Replication data for: Allanblackia floribunda: a new oil tree crop for africa: amenability to grafting


World Agroforestry Centre (ICRAF)


E. Asaah


Three Allanblackia species (A. floribunda, A. stuhlmannii and A. parviflora) with high nutritive, medicinal, cosmetic and economic values are currently being domesticated as new oil tree crops. Allanblackia seeds contain a hard white fat consisting mostly of stearic (52 “58%) and oleic (39 “49%) acids. This unusual fatty acid content has the right properties for many different food and cosmetic products making them commercially interesting. Vegetative propagation studies on A. floribunda, which grows naturally in the moist forest of Cameroon and Nigeria, were initiated aimed at evaluating its amenability to grafting. Scions were grafted onto 18 month old rootstocks of A. floribunda using side tongue, top cleft, side veneer, whip-and-tongue methods under nursery conditions in Cameroon. In parallel, side tongue and inverted™ budding methods were also tested in situ on young A. floribunda wildings growing under semi-deciduous and evergreen tree covers. In addition, the effects of protecting side tongue new grafts with non perforated translucent plastic, perforated translucent plastic and aluminium foil were assessed. Under nursery conditions, side tongue grafts were significantly more successful (80.0 ± 6.3%), than grafts of side veneer (52.5 ± 7.9%), top cleft (55.0 ± 7.9%) and whip and tongue (50.0 ± 7.9%). The success of side tongue graft was further increased (86.7 ± 6.2%) under the shade of evergreen trees when protected by non perforated translucent plastic. These results indicate the potential for in situ grafting and top working to promote cultivation of more productive germplasm of Allanblackia within multifunctional agricultural systems.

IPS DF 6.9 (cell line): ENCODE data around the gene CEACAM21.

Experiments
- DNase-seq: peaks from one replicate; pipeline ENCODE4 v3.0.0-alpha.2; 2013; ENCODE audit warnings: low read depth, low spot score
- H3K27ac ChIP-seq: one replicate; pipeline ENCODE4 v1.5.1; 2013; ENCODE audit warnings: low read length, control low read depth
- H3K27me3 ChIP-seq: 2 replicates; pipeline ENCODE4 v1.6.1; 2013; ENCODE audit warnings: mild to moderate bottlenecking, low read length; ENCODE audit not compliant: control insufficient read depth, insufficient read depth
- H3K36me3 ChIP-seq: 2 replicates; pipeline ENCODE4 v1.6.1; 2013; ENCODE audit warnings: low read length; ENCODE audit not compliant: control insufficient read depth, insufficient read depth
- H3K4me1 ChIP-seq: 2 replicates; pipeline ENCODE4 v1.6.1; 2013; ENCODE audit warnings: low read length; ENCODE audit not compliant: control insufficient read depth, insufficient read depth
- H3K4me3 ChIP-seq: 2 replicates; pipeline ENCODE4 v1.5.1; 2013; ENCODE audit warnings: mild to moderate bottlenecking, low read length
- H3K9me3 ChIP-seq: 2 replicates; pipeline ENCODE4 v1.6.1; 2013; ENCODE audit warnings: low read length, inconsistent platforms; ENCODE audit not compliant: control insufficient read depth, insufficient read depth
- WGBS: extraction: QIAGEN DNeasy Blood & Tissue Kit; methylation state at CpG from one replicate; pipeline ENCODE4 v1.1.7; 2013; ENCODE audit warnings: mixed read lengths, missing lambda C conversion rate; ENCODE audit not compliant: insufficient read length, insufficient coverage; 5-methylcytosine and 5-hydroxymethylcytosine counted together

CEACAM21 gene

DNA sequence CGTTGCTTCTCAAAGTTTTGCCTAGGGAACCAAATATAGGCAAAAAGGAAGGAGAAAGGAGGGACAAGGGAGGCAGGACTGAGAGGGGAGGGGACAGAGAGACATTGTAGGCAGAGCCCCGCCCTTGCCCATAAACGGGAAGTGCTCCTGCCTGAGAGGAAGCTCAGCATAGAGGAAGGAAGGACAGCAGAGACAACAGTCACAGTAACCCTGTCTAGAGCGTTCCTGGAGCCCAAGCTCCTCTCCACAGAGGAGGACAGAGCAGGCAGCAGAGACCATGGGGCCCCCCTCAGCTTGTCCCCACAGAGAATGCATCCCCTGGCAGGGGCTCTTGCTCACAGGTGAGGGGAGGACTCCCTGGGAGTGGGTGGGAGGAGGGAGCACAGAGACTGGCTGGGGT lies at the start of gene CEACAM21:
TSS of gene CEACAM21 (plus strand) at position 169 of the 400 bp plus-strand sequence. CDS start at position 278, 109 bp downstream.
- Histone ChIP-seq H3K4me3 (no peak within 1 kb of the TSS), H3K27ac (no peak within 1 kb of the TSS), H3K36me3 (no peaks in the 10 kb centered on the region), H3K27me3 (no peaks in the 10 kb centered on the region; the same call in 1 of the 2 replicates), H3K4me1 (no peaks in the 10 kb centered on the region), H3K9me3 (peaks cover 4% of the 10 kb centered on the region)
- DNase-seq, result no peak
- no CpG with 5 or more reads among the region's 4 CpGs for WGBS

acids, Allanblackia, aluminium, budding, CROPS, cultivation, data, DOMESTICATION, germplasm, grafting, In situ grafting, methods, Oil, products, properties, replication, rootstocks, scions, seeds, shade, species, systems, tongue, trees, and vegetative propagation





Cameroon and Nigeria


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